New PlayStation Controller Patent Hints At Focus On Cloud Gaming
Last week, Sony finally revealed the official name and release window for the PlayStation 5, and also briefly touched on a couple of new features that we can expect to see built into the console's new controller, which were're assuming is going to be called the DualShock 5 so as not to break tradition, though this hasn't been confirmed.
In a blog post, PlayStation President Jim Ryan revealed that the next-gen controller would feature haptic feedback (replacing the traditional rumble) and adaptive triggers in an effort to craft more immersive gaming experiences on the next-gen machine.
That's great, but admittedly not much to go on. However, a newly-discovered patent by German website Techtastic has potentially uncovered some more exciting details that could point towards a big shift towards cloud gaming for the PS5, detailing a controller that would connect directly to the internet, instead of to the console itself.
The patent was filed a few weeks back by Sony via the World Intellectual Property Organization, and describes "a controller device for user interactivity with a server of a cloud gaming system is provided." This was filed alongside a sketch that shows the controller connecting to the console remotely via an online server.
"The controller device communicates directly to an access device for connection to a network that connects the controller device to the server without connecting to a client device", the patent reads.
"Wherein the server receives and processes the inputs to render gameplay video that is transmitted over the network for rendering to a display device that is local to the controller device."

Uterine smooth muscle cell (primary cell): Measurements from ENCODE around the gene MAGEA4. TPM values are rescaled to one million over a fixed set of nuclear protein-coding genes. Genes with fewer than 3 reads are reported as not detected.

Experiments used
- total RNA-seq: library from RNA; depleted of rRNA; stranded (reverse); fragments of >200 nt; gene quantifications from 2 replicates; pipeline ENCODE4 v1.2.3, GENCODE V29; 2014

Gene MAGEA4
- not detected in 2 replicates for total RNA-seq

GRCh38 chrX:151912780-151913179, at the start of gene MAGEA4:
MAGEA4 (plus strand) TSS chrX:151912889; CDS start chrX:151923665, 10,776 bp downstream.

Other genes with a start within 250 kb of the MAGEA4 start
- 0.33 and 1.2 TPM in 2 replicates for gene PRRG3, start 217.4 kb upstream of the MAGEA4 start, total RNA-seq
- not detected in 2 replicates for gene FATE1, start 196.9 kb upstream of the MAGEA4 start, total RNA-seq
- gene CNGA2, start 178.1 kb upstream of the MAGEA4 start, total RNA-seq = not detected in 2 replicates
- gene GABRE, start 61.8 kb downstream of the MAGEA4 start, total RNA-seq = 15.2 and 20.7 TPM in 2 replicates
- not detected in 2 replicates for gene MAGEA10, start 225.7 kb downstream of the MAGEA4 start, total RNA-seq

As I always point out when we cover any stories regarding patents, this is not confirmation that the PS5 controller will have this feature. It's not even confirmation that this is a feature that's coming to the PS5, or that we'll ever see this cloud-based controller released in an official capacity.
There's every chance that Sony is taking a leaf out of Google Stadia's book and releasing an exclusive controller designed to be used with PlayStation's cloud-based subscription service PS Now, rather than its new console. Sony recently announced something of an overhaul to the service, so it's clear that the company has plans for it that'll carry over to the impending next-generation of hardware.
For now we'll just have to wait and see, but given that the PS5 is officially launching at the end of next year, I'd imagine we don't have too much longer to wait before Sony shares some more concrete details on whatever it has planned for the next-gen console and controller.
Featured Image Credit: Sony